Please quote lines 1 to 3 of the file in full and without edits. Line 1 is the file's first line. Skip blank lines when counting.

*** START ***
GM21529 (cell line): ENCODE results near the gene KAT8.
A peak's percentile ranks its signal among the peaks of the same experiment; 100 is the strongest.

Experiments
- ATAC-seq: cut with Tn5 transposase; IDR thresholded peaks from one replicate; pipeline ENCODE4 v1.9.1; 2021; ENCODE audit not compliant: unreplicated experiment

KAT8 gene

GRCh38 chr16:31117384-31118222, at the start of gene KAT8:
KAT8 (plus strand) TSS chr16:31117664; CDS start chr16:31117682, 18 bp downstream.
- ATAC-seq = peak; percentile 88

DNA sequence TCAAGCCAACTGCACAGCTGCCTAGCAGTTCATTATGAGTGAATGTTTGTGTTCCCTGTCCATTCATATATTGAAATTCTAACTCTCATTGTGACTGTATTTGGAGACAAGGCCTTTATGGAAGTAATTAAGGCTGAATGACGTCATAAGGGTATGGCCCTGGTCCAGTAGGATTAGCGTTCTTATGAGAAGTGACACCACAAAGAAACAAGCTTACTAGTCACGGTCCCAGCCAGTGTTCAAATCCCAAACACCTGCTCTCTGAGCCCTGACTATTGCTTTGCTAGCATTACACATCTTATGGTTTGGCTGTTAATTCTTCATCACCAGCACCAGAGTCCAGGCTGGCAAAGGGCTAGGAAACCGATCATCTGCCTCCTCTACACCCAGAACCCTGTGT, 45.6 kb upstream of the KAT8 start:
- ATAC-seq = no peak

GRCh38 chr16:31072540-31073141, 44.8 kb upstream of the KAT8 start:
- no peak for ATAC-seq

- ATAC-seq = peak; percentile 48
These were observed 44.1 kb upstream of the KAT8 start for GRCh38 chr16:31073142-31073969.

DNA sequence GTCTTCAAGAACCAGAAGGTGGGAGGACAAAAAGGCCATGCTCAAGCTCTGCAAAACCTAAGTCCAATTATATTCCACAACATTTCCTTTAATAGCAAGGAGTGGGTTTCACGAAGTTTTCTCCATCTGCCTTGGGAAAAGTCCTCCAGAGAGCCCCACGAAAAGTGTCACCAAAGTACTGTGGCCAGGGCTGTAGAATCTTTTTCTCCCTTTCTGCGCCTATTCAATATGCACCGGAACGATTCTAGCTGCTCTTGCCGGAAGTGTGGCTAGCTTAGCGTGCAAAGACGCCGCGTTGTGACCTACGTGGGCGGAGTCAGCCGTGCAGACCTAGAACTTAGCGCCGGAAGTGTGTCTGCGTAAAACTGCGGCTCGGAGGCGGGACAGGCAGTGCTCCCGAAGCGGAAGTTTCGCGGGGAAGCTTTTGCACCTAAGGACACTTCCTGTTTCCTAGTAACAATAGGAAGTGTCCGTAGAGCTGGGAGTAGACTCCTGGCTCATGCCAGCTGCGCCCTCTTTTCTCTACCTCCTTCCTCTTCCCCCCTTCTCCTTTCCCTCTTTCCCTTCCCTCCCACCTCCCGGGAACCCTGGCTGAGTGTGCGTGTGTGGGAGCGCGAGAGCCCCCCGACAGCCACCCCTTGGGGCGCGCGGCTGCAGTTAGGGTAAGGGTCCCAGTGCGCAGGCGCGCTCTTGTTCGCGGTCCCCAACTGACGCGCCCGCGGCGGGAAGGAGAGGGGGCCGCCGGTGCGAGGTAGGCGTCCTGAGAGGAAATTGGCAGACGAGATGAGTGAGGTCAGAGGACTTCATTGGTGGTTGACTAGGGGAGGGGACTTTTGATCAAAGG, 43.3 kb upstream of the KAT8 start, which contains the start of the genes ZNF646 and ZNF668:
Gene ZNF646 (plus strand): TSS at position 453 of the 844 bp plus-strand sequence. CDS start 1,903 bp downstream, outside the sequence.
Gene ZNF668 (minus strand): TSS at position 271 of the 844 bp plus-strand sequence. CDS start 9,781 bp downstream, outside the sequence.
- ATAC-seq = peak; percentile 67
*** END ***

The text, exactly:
GM21529 (cell line): ENCODE results near the gene KAT8.
A peak's percentile ranks its signal among the peaks of the same experiment; 100 is the strongest.

Experiments